The future of an inhumane but effective U.S. policy toward Haitian boat people rests on resolution of a legal issue from never-never land. It is whether folks who are not citizens are protected by U.S. law in international waters, or whether the U.S. may violate its law protecting them so long as it does so in those waters.
From the September coup ousting President Jean-Bertrand Aristide until May 24, the Coast Guard picked up 36,980 Haitian boat people on the high seas. After hearings to determine their status as political exiles in fear of persecution, or mere economic refugees seeking prosperity, the Coast Guard returned 27,242 to Haiti and admitted most of the remaining 9,738 to the United States as political refugees.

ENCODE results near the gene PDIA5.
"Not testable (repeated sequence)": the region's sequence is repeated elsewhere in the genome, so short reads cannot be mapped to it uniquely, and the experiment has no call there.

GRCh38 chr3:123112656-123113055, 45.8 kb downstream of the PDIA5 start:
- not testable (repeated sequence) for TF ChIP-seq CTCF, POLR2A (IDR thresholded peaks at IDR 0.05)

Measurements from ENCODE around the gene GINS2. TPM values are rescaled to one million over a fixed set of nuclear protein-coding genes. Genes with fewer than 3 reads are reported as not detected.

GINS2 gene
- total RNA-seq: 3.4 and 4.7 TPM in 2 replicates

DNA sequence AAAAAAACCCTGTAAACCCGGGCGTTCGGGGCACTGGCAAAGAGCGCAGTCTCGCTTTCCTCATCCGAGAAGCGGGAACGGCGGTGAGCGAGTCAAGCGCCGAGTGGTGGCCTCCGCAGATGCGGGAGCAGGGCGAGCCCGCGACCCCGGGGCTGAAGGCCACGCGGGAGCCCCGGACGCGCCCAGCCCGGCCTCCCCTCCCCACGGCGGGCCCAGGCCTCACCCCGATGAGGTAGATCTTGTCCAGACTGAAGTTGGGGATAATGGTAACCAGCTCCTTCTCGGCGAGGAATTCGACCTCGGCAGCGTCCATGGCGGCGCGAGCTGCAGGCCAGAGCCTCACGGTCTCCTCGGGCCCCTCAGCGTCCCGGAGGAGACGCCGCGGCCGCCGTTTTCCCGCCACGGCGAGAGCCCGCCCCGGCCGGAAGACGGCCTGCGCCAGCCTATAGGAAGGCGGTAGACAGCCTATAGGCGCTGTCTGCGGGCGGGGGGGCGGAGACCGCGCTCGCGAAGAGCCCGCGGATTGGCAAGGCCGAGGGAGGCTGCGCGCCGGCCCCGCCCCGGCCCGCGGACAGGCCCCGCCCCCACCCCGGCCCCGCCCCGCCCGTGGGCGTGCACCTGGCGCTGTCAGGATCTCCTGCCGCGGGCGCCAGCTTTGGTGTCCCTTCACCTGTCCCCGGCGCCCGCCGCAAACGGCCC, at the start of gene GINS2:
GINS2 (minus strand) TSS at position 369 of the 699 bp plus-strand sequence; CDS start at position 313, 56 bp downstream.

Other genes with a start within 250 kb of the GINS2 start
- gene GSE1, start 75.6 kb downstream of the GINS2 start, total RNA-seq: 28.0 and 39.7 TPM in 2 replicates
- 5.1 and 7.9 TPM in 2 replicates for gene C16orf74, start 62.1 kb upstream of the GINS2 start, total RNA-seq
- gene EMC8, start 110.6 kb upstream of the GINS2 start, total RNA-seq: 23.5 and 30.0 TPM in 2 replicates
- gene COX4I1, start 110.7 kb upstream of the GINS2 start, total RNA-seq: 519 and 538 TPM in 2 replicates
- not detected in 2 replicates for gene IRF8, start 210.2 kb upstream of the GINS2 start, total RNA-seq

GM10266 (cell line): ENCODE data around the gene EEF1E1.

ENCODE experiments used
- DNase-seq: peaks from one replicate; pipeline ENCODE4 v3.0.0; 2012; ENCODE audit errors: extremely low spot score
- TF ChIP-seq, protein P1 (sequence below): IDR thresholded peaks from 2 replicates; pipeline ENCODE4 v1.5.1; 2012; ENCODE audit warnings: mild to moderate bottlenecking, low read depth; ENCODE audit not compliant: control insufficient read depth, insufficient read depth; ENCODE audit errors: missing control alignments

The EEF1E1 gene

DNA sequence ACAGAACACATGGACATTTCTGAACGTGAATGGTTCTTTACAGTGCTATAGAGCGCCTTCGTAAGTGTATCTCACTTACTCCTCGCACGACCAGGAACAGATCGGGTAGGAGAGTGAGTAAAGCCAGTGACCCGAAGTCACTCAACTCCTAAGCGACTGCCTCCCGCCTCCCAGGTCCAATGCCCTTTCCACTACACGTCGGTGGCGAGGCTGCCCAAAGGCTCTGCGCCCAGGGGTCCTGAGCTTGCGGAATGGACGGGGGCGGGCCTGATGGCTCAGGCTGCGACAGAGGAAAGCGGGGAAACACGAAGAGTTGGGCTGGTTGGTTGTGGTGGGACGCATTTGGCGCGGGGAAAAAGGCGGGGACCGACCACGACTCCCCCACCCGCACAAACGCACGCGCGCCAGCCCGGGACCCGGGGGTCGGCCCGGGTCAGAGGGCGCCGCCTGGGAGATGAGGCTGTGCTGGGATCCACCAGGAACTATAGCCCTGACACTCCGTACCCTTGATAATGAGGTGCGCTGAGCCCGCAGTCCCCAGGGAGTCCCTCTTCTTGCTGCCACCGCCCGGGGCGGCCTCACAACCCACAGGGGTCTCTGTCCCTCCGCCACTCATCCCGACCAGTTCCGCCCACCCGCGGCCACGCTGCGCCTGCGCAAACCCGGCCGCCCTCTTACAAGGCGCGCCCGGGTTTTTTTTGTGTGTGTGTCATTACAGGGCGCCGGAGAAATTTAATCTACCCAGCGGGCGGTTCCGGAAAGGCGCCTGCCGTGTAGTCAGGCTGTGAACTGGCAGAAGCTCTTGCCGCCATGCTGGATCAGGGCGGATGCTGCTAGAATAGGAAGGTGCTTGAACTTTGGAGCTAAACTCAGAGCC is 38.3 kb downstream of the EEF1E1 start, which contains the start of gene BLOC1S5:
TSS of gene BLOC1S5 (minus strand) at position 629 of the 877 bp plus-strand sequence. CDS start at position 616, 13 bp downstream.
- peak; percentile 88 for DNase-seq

But on May 24, President Bush issued a new policy ordering the Coast Guard to return them to Haiti before interviews. Had they reached U.S. soil, U.S. immigration law would prevent this. The legal question is whether this protection from persecution applies to those who are in U.S. hands but not U.S. jurisdiction. Federal District Judge Sterling Johnson found the president's order unconscionable and hypocritical but legal. The Court of Appeals for the Second Circuit, on Wednesday, reversed him. Now it is up to the Supreme Court.